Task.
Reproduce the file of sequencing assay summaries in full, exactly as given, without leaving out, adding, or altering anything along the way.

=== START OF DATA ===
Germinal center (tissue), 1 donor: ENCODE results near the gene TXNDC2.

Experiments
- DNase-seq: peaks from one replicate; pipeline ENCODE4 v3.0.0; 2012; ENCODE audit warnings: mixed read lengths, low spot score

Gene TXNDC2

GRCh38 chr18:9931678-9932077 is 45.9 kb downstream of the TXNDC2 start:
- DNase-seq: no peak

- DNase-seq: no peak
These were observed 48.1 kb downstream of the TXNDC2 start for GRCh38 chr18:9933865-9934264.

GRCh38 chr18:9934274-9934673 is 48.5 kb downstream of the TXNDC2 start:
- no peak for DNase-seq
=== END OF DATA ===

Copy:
Germinal center (tissue), 1 donor: ENCODE results near the gene TXNDC2.

Experiments
- DNase-seq: peaks from one replicate; pipeline ENCODE4 v3.0.0; 2012; ENCODE audit warnings: mixed read lengths, low spot score

Gene TXNDC2

GRCh38 chr18:9931678-9932077 is 45.9 kb downstream of the TXNDC2 start:
- DNase-seq: no peak

- DNase-seq: no peak
These were observed 48.1 kb downstream of the TXNDC2 start for GRCh38 chr18:9933865-9934264.

GRCh38 chr18:9934274-9934673 is 48.5 kb downstream of the TXNDC2 start:
- no peak for DNase-seq